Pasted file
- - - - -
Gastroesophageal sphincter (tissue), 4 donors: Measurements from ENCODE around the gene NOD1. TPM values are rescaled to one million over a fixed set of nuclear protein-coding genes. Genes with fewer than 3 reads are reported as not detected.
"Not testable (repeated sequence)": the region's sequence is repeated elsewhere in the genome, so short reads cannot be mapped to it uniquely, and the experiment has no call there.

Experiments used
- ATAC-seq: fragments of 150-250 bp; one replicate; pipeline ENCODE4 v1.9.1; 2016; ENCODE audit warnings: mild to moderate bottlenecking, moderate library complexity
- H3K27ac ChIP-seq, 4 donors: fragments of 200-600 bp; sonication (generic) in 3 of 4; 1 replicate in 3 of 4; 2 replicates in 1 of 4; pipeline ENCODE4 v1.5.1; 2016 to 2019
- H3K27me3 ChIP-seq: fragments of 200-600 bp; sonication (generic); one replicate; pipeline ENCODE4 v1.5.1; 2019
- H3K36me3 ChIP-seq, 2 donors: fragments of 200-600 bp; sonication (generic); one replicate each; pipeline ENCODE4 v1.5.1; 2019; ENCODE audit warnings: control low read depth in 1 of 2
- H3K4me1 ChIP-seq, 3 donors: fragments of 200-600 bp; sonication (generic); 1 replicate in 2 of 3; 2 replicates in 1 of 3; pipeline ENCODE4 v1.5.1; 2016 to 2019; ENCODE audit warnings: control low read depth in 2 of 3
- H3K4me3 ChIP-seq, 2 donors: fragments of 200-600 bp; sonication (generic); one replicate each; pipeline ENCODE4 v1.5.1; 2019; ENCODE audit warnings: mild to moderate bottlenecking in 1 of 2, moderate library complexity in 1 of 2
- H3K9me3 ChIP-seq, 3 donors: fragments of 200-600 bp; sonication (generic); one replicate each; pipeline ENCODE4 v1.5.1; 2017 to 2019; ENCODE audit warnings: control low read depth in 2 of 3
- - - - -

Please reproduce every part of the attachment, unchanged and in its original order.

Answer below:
Gastroesophageal sphincter (tissue), 4 donors: Measurements from ENCODE around the gene NOD1. TPM values are rescaled to one million over a fixed set of nuclear protein-coding genes. Genes with fewer than 3 reads are reported as not detected.
"Not testable (repeated sequence)": the region's sequence is repeated elsewhere in the genome, so short reads cannot be mapped to it uniquely, and the experiment has no call there.

Experiments used
- ATAC-seq: fragments of 150-250 bp; one replicate; pipeline ENCODE4 v1.9.1; 2016; ENCODE audit warnings: mild to moderate bottlenecking, moderate library complexity
- H3K27ac ChIP-seq, 4 donors: fragments of 200-600 bp; sonication (generic) in 3 of 4; 1 replicate in 3 of 4; 2 replicates in 1 of 4; pipeline ENCODE4 v1.5.1; 2016 to 2019
- H3K27me3 ChIP-seq: fragments of 200-600 bp; sonication (generic); one replicate; pipeline ENCODE4 v1.5.1; 2019
- H3K36me3 ChIP-seq, 2 donors: fragments of 200-600 bp; sonication (generic); one replicate each; pipeline ENCODE4 v1.5.1; 2019; ENCODE audit warnings: control low read depth in 1 of 2
- H3K4me1 ChIP-seq, 3 donors: fragments of 200-600 bp; sonication (generic); 1 replicate in 2 of 3; 2 replicates in 1 of 3; pipeline ENCODE4 v1.5.1; 2016 to 2019; ENCODE audit warnings: control low read depth in 2 of 3
- H3K4me3 ChIP-seq, 2 donors: fragments of 200-600 bp; sonication (generic); one replicate each; pipeline ENCODE4 v1.5.1; 2019; ENCODE audit warnings: mild to moderate bottlenecking in 1 of 2, moderate library complexity in 1 of 2
- H3K9me3 ChIP-seq, 3 donors: fragments of 200-600 bp; sonication (generic); one replicate each; pipeline ENCODE4 v1.5.1; 2017 to 2019; ENCODE audit warnings: control low read depth in 2 of 3